New Hampshire’s jury nullification law reads, in relevant part: “In all criminal proceedings the court shall permit the defense to inform the jury of its right to judge the facts and the application of the law in relation to the facts in controversy."
There is nothing novel about the principle and practice of jury nullification, which dictates that citizen juries have the right and authority to rule both on the facts of a case, and the validity of a given law. This is widely recognized in judicial precedents in both American history and in Anglo-Saxon common law dating back to the Magna Carta (or earlier). At the time of the American founding it was well and widely understood that the power of citizen juries – both grand and petit – was plenary, and that their chief function was to force the government to prove its case against a defendant – and the validity of the law in question.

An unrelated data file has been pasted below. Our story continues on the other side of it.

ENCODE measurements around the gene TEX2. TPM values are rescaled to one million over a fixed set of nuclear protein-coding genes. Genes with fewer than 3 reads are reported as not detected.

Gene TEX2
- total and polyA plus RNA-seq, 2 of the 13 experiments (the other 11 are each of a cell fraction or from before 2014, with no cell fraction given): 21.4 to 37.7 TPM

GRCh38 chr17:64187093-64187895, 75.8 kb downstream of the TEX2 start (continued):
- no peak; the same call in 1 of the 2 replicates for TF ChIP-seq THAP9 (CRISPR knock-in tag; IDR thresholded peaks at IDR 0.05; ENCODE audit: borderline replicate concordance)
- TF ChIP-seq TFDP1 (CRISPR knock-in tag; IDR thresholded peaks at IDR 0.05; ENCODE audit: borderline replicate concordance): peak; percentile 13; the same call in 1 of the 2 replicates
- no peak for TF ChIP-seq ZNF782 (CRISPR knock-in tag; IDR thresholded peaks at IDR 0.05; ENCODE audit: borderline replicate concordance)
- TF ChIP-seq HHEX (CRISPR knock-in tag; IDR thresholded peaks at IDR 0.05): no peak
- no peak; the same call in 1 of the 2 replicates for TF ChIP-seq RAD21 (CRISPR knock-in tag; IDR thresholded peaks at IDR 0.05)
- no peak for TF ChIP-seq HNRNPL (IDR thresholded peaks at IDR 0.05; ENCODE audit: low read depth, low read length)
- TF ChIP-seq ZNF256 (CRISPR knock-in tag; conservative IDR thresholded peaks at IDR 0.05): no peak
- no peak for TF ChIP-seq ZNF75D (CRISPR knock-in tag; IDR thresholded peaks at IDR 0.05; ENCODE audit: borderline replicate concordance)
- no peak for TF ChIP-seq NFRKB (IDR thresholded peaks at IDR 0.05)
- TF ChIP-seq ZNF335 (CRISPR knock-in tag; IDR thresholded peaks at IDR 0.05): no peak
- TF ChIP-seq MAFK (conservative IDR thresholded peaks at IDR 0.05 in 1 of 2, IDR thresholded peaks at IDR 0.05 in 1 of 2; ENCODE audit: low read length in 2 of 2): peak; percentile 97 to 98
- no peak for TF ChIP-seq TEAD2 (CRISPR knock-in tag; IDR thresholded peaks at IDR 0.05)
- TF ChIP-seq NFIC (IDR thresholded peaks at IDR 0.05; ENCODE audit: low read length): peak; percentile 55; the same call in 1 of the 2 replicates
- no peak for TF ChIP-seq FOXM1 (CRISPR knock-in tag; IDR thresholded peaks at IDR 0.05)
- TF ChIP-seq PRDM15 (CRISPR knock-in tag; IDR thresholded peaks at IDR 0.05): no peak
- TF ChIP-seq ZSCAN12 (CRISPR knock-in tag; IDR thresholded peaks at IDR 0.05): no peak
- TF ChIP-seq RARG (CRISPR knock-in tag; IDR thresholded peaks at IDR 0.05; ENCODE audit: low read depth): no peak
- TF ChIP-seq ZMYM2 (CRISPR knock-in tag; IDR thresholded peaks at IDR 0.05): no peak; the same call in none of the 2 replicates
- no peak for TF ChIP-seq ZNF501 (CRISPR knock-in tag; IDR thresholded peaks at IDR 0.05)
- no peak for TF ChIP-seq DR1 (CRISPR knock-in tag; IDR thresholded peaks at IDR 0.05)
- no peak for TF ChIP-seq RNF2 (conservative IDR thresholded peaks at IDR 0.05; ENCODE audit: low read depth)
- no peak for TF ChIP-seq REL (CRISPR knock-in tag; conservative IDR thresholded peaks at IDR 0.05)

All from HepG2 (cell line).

In contemporary America, however, trial by jury has been all but abolished in practice. Reviewing recent Supreme Court rulings, legal commentator Adam Liptak of the New York Times observes that in its just-completed term, the High Court “has turned its attention away from criminal trials, which are vanishingly rare, and toward the real world of criminal justice, in which plea bargains are the norm and harsh sentences commonplace.” (Emphasis added.)